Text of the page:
Mantalar grabbed Aliara’s shoulder. “Is that smoke coming from the camp?” He didn’t wait for her reply, but instead, kicked his horse into a gallop. Aliara did the same, riding hard to keep up with the general.

Aliara saw the army fighting a desperate battle against a horde of Illdrin and what seemed to be many of their own Knights and Spellchanters, corrupted by the fell magic of this unknown god. The Song rose up from the battlefield, sounding mournful and desperate.

Lieutenant Kaerdin appeared to be leading the host of traitors, and suddenly it all made sense to Aliara. That’s why he wouldn’t let the army stick together to retrieve the general. He wanted to be rid of Havvermath, who the Knights would follow even against their Lieutenant if it came down to it. Kaerdin rid himself of his two rivals and now he worked to spread the poison of his god.

General Mantalar spotted a group of Knights, surrounded by cackling Illdrin, and charged towards them. Aliara followed and soon they were locked in combat. The soldiers let out a ragged cheer when they saw their General and renewed their attacks. Aliara cut the head from one Illdrin, then her sword found the eye of another. Within moments, the skirmish was over, and now she and the general had a full squad of Knights.

“Have any of you seen Sergeant Falmere?” Mantalar asked as his eyes searched the battlefield. He didn’t wait for a response, but pointed his blade and his Knights followed.

One man, bleeding and tired, called out as they rode. “He’s dead, General. That bastard Kaerdin stabbed him in the back as he tried to form up a defense. Kaerdin’s betrayed us all.”

Mantalar nodded, his eyes calculating, planning his next move. Aliara stayed by his side, determined to protect the general at all costs.

Knights and Spellchanters rallied to their General. Hope blossomed where before there was only despair and each man and woman fought as never before, striving to outdo the Knight beside them. Blasts of fire and lightning rained down upon them, but their own Spellchanters countered the effects.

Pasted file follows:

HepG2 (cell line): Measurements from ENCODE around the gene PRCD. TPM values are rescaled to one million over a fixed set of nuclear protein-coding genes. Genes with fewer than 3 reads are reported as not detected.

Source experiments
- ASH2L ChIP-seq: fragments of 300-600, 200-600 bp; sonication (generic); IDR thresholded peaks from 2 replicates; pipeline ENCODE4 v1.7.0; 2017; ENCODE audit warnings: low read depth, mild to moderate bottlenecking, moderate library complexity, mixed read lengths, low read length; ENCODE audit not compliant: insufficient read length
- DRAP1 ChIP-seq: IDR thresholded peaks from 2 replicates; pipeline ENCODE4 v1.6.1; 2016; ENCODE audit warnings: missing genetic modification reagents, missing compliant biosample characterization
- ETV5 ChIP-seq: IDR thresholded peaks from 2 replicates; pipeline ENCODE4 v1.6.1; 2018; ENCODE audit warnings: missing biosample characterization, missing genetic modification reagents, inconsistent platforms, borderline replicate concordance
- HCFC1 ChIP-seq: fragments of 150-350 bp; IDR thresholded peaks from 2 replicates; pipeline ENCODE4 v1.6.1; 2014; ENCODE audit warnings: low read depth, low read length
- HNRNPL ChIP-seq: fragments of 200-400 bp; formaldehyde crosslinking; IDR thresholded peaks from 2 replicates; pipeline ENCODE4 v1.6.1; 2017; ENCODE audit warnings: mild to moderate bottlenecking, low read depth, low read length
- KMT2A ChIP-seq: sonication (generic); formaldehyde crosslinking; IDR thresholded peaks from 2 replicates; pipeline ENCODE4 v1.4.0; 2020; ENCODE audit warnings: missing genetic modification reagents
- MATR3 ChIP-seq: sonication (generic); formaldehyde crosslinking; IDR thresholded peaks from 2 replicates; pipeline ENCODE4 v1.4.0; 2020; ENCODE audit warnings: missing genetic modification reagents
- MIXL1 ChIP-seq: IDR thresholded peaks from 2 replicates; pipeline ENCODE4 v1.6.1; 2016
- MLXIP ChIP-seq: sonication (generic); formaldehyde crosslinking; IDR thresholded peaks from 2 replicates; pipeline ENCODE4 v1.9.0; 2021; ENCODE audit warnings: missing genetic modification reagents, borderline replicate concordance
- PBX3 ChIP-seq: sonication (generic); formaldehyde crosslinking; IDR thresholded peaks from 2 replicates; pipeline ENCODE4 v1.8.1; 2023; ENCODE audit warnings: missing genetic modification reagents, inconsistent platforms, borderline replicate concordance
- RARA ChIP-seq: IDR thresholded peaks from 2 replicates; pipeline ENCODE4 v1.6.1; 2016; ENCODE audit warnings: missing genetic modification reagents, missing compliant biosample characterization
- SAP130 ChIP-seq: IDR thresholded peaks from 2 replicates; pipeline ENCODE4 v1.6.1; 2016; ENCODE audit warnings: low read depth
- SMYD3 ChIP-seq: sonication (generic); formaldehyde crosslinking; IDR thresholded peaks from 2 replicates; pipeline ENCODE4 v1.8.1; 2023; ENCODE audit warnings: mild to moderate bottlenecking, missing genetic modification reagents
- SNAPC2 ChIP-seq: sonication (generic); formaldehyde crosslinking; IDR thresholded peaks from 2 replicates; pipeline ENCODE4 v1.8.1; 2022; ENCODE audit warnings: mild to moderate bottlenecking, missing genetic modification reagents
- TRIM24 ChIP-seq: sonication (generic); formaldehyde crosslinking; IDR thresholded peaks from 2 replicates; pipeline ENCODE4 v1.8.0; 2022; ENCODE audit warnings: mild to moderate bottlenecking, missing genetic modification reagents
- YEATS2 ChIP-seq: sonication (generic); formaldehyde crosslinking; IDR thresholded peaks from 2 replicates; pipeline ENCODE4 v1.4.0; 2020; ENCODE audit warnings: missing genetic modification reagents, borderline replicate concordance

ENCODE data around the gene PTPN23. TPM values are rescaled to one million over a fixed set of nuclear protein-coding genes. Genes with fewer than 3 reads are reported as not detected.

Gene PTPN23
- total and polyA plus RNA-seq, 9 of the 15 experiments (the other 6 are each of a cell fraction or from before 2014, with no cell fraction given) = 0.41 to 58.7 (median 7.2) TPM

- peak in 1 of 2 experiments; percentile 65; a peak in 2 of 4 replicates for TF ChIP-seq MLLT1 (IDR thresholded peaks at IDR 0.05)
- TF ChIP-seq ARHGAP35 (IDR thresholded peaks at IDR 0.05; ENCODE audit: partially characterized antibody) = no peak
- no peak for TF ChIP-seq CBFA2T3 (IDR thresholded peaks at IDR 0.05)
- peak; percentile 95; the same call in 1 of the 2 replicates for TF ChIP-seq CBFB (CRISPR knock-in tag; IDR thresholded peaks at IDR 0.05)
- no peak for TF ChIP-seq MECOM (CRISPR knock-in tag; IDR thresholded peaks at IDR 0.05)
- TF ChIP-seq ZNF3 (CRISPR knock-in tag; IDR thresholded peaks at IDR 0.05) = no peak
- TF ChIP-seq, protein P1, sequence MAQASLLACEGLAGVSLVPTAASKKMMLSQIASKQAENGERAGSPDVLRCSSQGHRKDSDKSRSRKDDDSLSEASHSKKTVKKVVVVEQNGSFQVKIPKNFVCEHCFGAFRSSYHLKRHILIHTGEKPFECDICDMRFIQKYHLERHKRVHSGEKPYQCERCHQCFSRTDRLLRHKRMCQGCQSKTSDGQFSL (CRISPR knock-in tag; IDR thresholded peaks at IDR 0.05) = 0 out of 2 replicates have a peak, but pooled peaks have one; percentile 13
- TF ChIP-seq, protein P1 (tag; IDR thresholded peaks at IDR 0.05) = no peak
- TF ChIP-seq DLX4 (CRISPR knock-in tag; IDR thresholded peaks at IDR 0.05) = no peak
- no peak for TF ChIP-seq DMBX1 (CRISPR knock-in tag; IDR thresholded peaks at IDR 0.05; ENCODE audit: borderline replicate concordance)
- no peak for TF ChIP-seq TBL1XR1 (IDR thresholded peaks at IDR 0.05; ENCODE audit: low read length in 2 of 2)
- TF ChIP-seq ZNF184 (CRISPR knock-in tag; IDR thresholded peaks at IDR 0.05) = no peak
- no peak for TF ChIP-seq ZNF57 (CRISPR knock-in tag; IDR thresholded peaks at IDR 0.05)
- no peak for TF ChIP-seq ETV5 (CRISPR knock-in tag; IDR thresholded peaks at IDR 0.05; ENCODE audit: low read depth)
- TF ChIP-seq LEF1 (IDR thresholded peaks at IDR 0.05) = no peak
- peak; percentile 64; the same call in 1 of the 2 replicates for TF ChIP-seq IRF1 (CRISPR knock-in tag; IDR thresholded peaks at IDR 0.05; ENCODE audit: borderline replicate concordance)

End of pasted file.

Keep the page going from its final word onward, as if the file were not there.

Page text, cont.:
Kaerdin locked eyes with the general and pointed his sword, challenging Mantalar to single combat. Aliara willed the general to ignore it. He wasn’t a hot blooded Knight in his first battle and should know better than to fall for such things.

Mantalar nodded, his eyes burning with rage at Kaerdin’s betrayal and the loss of life. The general charged at Kaerdin, ignoring the cries of his Knights. Aliara tried to get to them, but the press of battle kept her away. The general fought bravely, each attack executed flawlessly, yet he was tired and injured, and Kaerdin was infused with unholy power.

Kaerdin slammed the hilt of his sword into the general’s nose and the Song wavered as Mantalar fell from his horse. Aliara fought desperately, killing and shoving to get to the general.

Mantalar reached for the sword he dropped when he fell, but Kaerdin kicked it away. “The Song is ending,” Kaerdin shouted, and saluted the general mockingly. “Silence will reign.”

Aliara screamed and burst through the line of enemies, her sword stained black with the blood of the tainted. Kaerdin twirled around in surprise, his eyes cold and dead like a winter storm. He swung, but Aliara knocked the blade away. Their swords touched and parted over and over, the ringing of the blades setting Aliara’s blood afire.

The Song filled her, and weariness fell from her muscles. Kaerdin’s snarls and grunts of pain were a hymn of praise to her skill and the splatter of his blood, a paean. He raised his sword too high, offering Aliara an opening and she took it, smiling as her sword slid into him. When his eyes darkened she laughed, then pulled out her sword and watched his lifeless body collapse to the ground.

Knights cheered and Illdrin fled in terror at the sight of their fallen leader. Someone put their hand on Aliara’s shoulder. She turned and saw the general, weary, but alive.

“You fought bravely. Your blade sang true this day. Havvermath would be proud.”

Aliara smiled, praise from the general was like praise from her Sword-Father himself. “What now, General? Our army is victorious, but took a terrible beating.”

“We continue on,” Mantalar said grimly. “They made their move and met with failure, the Song endures.”

“The Song endures,” Aliara echoed and knew that he was right. It was the same war, the enemy just had a new weapon. The Song rang out from the battlefield. She closed her eyes and listened, black blood running down her neck.